‘Dr Kwame Nkrumah: Of the Separation Thesis and the Raison D’être for the Institution of Legal Education in Ghana’ by Abudu dan Sokoto II.

Irregardless of the separation thesis (a major motif of legal positivism) and similar overgeneralised arguments made about law, this short essay is a testament to the symbiotic relationship between law and morality in Ghana. So, even if the separation thesis holds true in other jurisdictions, in Ghana, the law flows from morality.

Dr Kwame Nkrumah quoted with approval Ibn Khaldun who argued that the importance of law depends on its ability to capture the will of the people. Lawyers, Kwame Nkrumah pointed out, must grasp the spirit of domestic laws, the principles that guide the state, and the reasons why laws are enacted in the first place.

To Dr Nkrumah, as law does not operate in a vacuum, its importance is only measured in relation to its utility to the people. For this reason, law that is appropriate to the Ghanaian context and not distant from the aspirations of the Ghanaian people should be welcomed and taught.

The foregoing statements of Nkrumah point to a sociological view of the law. Such a view takes the law to be a reflection of what happens in the society. The law should contain the moral aspirations of the people. The validity of the law will then depend on its usefulness to the people and as such the law should respect the way of life––e.g. values, beliefs and morality––of the people. Sociological jurists, like Roscoe Pound, argue that law should be tailored to a social end; an end that will further the welfare of the people. This welfare is a key feature of the Ghanaian ethical system.

The community will never be well served if its laws do not take into account its way of life––its moral and religious aspirations. Religion permeates every aspect of the Ghanaian life and scholars such as Opoku and Sarpong have argued that religion is the source of Ghanaian morality. Consequently, the success of the law can be measured by this consideration: that the religious (or moral) aspirations of the people are factored into the making of law.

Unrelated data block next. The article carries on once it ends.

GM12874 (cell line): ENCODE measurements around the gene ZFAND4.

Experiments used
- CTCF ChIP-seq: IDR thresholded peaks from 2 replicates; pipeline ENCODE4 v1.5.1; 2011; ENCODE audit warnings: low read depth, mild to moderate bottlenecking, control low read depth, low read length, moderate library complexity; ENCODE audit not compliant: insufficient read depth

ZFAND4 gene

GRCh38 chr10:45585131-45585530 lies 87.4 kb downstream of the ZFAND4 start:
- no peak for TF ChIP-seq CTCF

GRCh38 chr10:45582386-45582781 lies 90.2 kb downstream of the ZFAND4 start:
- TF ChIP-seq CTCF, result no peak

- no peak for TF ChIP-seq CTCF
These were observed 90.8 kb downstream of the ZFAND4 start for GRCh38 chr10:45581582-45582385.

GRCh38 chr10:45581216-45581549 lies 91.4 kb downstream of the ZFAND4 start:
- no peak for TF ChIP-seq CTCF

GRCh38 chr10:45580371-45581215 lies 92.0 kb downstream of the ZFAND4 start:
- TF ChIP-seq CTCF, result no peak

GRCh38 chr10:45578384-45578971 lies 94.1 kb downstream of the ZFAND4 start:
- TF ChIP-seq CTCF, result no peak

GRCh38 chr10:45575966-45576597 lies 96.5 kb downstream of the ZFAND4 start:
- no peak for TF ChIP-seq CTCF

Where society is the originator of the moral code—as Gyekye and Wiredu argue— it logically follows therefore, that, when the society makes laws, such laws will invariably have much moral content. So, when there is a delegation of such authority to make laws, the legislator’s limits will be thus delineated by the society such that the laws made will not be contrary to what the society would have made nor be contrary to those mores created by the society.

Dr Kwame Nkrumah made these remarks at the formal opening of the Accra Conference on Legal Education and of the Ghana School of Law, 4th January, 1962. It can be reasonably argued that the failure of law being tuned to the realisation of the aims of the society, of capturing the moral and religious ideals of the people for whom the law was made, would mean failure of legal education in Ghana. The purpose of this legal education in Ghana was pronounced by the then president Dr Nkrumah in his speech at the opening ceremony. When such reasons for founding a law school and establishing a law faculty at the University are disregarded then the failure to achieve such goals would mean failure of legal education.

The searching questions which therefore arise are these:

1. Has legal education achieved the purpose for which it was instituted in 1962?

2. If not, how close is it in achieving that purpose?

3. What is the preoccupation of the law?

4. Is it the promotion of the welfare and aspirations (moral and religious) of the sovereign people?